Normally at end of the year, I like to review the weather highlights for the past 12 months. However, this December had so much weather to talk about, that I could easily fill this space with the highlights from this past month alone. Which is what I will do. Two weeks from now, in the next Mountain Weather column, I will give you the full review of the weather in Jackson Hole in 2016, with all of its high and low points.
The buzz about town, and at the ski areas, was how HUGE December was for snow. And it was big, by several different measures.
First, the Town of Jackson had above normal snowfall, with 23 inches recorded, compared to the average in town in December of 17 inches. That number for this December is a little low, because there was a day or two of missed readings due to the Holidays. In reality, town received more than 23 inches in December.
The Jackson Hole Mountain Resort’s Rendezvous Bowl weather station recorded 153 inches of snowfall in December, at the 9,580-ft. elevation. That makes December 2016 the second snowiest December in their recorded history. December 1996 is still the December to beat; it had 225 inches of snowfall, which was the largest monthly snowfall on the mountain, ever. By the way, the average in December at this site is 81 inches.
Mid-mountain, at the 8,180-ft. elevation, had its third snowiest December with 128 inches. December of 1996 and 1977, were number one and two, respectively. Even at the base of the mountain (6,510-ft.) December’s snowfall of 58 inches was 20-inches above the December average of 38 inches.
Also notable: On the last day of December, the settled snowdepth at Rendezvous Bowl was at 90 inches. That is the second deepest December 31st snowdepth ever, behind that big December of 1996, which had 114 inches on December 31st. The 40-year average snowdepth in Rendezvous Bowl on December 31st is 57 inches.
December 2016 and December 1996 were head-and-shoulders above normal for snow at the Jackson Hole Mountain Resort. Question is, will we have to wait another 20 years to see another December like this?
The other weather factor that left its signature this December was the temperatures. Wild swings from warm to cold are common, maybe once in a month, but not once a week! We experienced temperature changes in the valley of 40-degrees or more within a couple of days, on multiple occasions.
For example: On December 4th, the high temperature in town was 31-degrees and the low temperature was 21-degrees. Two days later, on December 6th, the high was only 4-degrees, and the low was 21-degrees below zero. That was a 52-degree swing, between the high temperature and the low temperature, in just two days.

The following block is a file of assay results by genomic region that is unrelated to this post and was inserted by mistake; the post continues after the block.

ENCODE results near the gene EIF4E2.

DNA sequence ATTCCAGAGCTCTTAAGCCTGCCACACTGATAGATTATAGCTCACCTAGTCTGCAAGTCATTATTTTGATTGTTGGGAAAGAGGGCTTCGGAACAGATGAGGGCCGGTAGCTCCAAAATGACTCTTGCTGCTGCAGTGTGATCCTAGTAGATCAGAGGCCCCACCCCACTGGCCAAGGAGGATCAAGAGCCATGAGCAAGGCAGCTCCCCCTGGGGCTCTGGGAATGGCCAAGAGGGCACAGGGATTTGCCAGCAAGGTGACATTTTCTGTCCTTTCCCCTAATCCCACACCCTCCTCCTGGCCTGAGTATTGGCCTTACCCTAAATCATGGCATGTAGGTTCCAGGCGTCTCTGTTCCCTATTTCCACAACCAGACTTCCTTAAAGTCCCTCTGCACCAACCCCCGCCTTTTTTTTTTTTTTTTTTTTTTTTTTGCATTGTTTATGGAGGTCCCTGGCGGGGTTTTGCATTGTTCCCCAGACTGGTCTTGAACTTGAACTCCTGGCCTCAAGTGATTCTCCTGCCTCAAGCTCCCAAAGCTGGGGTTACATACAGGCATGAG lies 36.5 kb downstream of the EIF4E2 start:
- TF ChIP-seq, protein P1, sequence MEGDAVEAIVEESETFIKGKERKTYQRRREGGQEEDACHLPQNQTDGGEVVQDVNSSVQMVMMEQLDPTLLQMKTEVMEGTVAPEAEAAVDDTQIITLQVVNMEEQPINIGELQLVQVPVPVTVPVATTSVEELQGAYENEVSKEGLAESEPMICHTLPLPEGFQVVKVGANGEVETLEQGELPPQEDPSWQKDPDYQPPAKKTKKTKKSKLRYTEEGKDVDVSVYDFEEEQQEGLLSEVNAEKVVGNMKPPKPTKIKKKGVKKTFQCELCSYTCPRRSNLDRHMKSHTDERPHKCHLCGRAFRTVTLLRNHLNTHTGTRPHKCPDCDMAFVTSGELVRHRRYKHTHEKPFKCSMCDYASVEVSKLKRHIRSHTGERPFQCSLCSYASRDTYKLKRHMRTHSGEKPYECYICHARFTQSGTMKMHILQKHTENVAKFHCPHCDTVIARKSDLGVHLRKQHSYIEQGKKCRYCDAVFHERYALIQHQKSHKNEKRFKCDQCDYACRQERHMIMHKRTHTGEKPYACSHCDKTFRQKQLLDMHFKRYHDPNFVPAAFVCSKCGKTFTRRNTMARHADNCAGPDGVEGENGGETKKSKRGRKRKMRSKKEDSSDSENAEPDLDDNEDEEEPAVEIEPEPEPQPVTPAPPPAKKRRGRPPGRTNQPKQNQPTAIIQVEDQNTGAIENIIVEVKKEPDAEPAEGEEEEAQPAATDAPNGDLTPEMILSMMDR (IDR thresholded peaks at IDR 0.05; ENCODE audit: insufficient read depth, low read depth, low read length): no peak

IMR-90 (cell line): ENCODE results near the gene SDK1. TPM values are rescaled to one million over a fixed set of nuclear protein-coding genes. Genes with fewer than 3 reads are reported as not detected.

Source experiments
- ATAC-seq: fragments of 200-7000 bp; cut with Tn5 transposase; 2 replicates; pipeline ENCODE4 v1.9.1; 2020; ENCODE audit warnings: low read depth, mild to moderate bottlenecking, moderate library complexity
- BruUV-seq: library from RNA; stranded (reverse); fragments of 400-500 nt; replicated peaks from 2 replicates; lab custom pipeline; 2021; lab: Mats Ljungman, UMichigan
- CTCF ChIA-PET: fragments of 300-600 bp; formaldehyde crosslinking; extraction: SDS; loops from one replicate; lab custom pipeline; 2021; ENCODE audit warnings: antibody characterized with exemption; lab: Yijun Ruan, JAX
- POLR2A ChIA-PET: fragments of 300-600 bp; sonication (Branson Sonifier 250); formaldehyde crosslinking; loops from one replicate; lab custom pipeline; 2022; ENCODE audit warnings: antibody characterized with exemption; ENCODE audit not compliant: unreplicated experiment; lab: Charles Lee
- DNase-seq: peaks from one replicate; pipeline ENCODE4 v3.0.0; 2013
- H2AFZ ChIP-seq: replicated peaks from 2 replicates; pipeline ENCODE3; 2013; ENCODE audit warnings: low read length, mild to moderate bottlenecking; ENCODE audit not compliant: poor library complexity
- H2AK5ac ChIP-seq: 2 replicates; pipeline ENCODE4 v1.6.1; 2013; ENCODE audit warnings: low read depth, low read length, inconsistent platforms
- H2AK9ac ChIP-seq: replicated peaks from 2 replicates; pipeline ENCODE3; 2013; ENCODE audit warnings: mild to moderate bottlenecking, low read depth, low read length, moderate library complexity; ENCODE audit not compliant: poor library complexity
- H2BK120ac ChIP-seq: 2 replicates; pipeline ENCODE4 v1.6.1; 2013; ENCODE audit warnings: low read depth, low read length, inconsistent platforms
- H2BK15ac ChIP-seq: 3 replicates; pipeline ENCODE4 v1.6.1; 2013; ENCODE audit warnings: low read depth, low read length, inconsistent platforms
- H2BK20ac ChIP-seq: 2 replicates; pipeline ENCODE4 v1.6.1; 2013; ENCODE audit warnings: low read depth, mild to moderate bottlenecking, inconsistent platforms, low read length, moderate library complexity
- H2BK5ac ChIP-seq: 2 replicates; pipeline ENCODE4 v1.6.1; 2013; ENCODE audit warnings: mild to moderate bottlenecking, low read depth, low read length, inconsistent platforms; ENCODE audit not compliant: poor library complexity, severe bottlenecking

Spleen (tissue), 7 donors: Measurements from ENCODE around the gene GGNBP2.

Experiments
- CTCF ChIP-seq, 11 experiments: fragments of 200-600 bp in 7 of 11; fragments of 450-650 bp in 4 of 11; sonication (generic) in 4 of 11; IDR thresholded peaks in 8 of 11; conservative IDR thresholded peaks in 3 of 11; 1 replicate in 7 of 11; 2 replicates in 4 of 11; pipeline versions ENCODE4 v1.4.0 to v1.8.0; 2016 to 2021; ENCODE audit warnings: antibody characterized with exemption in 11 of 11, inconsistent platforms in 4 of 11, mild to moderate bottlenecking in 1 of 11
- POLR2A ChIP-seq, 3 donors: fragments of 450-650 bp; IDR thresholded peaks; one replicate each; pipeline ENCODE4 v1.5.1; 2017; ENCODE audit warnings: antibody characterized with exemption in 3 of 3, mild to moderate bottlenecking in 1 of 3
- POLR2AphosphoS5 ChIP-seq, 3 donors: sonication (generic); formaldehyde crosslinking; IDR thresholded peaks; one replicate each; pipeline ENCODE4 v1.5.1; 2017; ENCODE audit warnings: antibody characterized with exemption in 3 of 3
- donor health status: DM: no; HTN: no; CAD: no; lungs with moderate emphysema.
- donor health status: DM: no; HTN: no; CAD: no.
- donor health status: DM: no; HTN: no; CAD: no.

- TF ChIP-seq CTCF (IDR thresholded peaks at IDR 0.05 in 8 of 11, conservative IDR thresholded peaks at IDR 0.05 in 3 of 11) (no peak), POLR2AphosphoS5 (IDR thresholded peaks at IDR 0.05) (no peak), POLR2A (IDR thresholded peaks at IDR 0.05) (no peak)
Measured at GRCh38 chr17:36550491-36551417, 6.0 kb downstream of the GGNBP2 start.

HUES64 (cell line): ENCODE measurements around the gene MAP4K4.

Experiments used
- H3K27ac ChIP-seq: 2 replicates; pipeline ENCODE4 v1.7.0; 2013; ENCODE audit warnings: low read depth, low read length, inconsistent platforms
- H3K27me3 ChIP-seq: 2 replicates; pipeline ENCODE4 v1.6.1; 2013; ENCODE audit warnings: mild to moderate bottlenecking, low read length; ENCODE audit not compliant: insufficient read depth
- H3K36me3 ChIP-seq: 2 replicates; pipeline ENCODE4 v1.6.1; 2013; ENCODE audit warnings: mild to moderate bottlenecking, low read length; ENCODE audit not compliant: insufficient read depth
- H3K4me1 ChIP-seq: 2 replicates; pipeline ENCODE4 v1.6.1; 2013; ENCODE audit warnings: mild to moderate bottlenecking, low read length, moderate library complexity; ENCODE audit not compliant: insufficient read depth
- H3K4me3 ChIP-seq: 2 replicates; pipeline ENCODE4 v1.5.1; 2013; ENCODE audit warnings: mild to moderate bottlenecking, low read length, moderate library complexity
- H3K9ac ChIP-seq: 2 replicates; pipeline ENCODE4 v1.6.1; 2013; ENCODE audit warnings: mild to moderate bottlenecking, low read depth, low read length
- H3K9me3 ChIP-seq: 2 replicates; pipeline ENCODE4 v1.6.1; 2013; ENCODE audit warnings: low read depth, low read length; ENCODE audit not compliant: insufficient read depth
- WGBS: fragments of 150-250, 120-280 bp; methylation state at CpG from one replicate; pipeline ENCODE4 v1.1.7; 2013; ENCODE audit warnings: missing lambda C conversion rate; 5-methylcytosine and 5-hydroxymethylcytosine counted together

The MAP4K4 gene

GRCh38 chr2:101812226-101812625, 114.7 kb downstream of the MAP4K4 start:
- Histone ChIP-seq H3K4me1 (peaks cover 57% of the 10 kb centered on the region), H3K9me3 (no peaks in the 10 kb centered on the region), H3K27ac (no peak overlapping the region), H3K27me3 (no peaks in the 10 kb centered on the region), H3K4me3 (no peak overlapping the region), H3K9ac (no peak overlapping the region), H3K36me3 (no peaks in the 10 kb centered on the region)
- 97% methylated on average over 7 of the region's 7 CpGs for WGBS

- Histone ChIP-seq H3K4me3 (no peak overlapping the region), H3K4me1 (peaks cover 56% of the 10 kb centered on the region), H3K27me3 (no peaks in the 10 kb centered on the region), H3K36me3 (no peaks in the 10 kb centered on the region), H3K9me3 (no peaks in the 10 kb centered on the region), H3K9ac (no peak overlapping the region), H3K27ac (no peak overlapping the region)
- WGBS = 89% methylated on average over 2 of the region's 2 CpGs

The coldest temperature we had in December 2016 was 24-below zero on the morning of December 8th. By the next day the afternoon high temperature was 35-degrees. The day after that, the high was 37 degrees, making for a 61-degree rise in temperature within two days.
The warmest temperature of the month occurred on December 15th when the high reached 39-degrees. The morning low on December 16th was only 35 degrees. Then the very next day, the morning low was 15-degrees below zero, and the high that day was only 8-degrees.
In the end, it was an exceptionally cold December; with average high temperatures almost five degrees colder than normal and average low temperatures for the month were seven degrees colder than the long-term average.
What caused it all?
Most will say that it was La Nina that caused this cold & snowy December. That may have had something to do with it, and that is certainly the preferred short answer.
The longer, more technical answer is, that a zonal or westerly jet stream flow persisted across the Pacific and extended all the way across the Western United States for a good portion of the month.
That jet stream carried copious amounts of moisture inland from the Pacific, and when the jet was south of us, we were colder, and when it shifted north of us it got warm, with rain in the valley.
That jet stream is not continuous anymore, and a complex blocking pattern in the Pacific has slowed the flow and caused a split in the jet stream for the start of the New Year. It’s still a La Nina, that didn’t go anywhere, but the westerly flow and the big snow are on hold until the pattern changes again.
Jim is the chief meteorologist at mountainweather.com and has been forecasting the weather in Jackson Hole and the Teton Mountains for the last 25 years.